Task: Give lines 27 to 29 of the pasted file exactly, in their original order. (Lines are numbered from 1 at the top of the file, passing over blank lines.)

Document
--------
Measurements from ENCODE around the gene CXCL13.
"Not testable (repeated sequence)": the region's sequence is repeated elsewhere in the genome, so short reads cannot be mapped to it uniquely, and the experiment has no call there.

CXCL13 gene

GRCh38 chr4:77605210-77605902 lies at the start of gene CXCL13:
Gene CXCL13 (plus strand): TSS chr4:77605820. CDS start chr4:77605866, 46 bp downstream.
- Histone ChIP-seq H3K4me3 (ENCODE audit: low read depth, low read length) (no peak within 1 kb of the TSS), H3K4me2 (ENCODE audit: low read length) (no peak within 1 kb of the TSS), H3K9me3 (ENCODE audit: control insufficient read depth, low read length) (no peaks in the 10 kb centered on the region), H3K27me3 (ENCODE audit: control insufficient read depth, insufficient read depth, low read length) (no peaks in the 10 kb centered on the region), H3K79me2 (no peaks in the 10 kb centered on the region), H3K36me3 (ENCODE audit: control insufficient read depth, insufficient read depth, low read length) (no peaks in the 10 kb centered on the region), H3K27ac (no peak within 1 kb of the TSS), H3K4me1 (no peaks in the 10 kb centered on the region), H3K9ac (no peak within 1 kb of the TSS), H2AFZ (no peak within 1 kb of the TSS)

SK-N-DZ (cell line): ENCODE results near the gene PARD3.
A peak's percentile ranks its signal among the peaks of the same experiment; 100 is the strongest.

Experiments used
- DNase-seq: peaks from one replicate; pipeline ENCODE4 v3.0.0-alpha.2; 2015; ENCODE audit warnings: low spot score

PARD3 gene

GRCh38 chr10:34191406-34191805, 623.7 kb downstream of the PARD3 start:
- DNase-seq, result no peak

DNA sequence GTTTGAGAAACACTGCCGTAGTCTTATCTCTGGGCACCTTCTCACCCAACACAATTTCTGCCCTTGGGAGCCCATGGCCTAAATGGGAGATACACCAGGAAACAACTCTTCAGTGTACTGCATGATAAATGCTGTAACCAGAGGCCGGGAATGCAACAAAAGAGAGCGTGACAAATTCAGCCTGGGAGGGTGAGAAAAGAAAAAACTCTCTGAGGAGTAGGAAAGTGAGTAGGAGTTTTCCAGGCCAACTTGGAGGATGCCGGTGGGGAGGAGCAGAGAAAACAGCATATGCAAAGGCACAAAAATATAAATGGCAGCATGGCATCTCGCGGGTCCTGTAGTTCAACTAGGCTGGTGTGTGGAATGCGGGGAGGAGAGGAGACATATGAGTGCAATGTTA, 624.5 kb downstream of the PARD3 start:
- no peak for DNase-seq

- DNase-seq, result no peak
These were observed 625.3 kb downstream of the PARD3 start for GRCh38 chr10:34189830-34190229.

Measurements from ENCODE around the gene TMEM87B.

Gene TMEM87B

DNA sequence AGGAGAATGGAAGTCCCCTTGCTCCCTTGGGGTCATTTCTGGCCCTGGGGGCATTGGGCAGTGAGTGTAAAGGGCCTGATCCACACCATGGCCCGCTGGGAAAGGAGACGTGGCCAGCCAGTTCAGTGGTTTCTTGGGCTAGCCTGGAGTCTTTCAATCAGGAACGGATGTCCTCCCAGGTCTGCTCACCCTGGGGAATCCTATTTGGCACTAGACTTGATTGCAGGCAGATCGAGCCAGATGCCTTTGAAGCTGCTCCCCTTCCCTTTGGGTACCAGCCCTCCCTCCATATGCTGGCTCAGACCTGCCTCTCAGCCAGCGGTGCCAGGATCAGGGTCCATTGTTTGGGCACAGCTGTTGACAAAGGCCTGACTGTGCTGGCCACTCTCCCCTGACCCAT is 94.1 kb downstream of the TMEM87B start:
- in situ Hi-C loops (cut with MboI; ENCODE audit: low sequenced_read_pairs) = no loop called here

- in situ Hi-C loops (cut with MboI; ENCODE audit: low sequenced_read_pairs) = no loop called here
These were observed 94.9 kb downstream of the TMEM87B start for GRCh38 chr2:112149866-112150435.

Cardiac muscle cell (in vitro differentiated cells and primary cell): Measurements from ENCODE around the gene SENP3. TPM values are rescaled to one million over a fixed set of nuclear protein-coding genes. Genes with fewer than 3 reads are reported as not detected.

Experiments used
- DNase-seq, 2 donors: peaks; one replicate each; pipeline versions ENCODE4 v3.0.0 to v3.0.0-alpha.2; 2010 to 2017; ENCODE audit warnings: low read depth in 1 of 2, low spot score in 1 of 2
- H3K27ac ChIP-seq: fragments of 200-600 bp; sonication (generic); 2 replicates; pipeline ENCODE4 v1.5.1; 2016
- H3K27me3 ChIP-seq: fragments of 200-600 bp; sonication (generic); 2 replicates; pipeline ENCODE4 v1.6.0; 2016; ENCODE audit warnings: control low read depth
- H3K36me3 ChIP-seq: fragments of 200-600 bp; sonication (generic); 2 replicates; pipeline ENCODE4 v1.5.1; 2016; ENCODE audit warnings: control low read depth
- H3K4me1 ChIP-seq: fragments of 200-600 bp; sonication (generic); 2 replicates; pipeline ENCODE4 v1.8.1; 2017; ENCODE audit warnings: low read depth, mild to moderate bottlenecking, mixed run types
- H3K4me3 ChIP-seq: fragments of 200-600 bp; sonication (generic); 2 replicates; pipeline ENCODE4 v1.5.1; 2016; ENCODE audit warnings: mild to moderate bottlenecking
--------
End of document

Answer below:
- H3K27ac ChIP-seq: fragments of 200-600 bp; sonication (generic); 2 replicates; pipeline ENCODE4 v1.5.1; 2016
- H3K27me3 ChIP-seq: fragments of 200-600 bp; sonication (generic); 2 replicates; pipeline ENCODE4 v1.6.0; 2016; ENCODE audit warnings: control low read depth
- H3K36me3 ChIP-seq: fragments of 200-600 bp; sonication (generic); 2 replicates; pipeline ENCODE4 v1.5.1; 2016; ENCODE audit warnings: control low read depth